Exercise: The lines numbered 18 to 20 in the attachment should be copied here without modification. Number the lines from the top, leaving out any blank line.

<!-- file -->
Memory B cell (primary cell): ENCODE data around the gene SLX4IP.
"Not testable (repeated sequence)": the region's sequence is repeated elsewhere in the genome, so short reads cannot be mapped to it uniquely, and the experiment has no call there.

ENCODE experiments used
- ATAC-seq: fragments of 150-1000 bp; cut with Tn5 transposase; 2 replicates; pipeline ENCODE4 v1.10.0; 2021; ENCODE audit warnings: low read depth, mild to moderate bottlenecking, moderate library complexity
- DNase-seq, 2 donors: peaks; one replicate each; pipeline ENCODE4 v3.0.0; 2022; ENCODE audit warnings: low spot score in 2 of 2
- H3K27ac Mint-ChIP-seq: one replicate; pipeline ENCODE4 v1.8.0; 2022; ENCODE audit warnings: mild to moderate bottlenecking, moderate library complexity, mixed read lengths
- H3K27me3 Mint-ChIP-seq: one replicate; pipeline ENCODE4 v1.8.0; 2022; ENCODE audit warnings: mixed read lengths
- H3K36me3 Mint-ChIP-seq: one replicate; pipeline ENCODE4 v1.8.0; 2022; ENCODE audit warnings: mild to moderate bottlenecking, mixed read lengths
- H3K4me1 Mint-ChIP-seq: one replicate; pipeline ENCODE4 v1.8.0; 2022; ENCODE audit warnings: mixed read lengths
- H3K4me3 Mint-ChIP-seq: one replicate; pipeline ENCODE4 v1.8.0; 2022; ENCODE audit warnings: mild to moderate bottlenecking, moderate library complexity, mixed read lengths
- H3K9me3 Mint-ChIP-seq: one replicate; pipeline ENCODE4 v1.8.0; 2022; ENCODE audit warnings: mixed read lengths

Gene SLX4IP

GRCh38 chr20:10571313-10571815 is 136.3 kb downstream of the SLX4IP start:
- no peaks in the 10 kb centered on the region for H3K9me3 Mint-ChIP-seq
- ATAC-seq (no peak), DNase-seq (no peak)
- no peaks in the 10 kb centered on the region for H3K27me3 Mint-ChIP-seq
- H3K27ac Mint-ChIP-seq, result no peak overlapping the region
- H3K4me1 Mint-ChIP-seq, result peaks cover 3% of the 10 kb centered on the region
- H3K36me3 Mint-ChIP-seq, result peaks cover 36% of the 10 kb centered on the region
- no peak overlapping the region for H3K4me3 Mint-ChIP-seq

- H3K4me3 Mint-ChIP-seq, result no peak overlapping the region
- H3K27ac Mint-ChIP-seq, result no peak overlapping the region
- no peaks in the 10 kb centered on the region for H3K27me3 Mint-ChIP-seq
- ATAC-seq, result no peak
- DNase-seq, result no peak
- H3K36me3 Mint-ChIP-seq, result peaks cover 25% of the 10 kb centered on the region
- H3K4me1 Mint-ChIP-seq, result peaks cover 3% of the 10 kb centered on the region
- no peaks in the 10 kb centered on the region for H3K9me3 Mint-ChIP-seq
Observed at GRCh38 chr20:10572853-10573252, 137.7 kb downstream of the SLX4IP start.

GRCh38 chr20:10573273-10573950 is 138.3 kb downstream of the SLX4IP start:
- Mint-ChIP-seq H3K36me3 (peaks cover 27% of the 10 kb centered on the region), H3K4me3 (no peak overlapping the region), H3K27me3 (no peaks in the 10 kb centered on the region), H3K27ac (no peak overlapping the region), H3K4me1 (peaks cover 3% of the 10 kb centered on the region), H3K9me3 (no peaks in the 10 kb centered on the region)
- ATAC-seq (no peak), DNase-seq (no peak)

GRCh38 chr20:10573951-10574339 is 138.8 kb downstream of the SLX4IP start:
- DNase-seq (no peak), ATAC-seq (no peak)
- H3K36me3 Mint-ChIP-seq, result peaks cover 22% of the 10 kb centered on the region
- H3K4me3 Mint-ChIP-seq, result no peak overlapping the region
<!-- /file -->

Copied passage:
- H3K4me1 Mint-ChIP-seq, result peaks cover 3% of the 10 kb centered on the region
- H3K36me3 Mint-ChIP-seq, result peaks cover 36% of the 10 kb centered on the region
- no peak overlapping the region for H3K4me3 Mint-ChIP-seq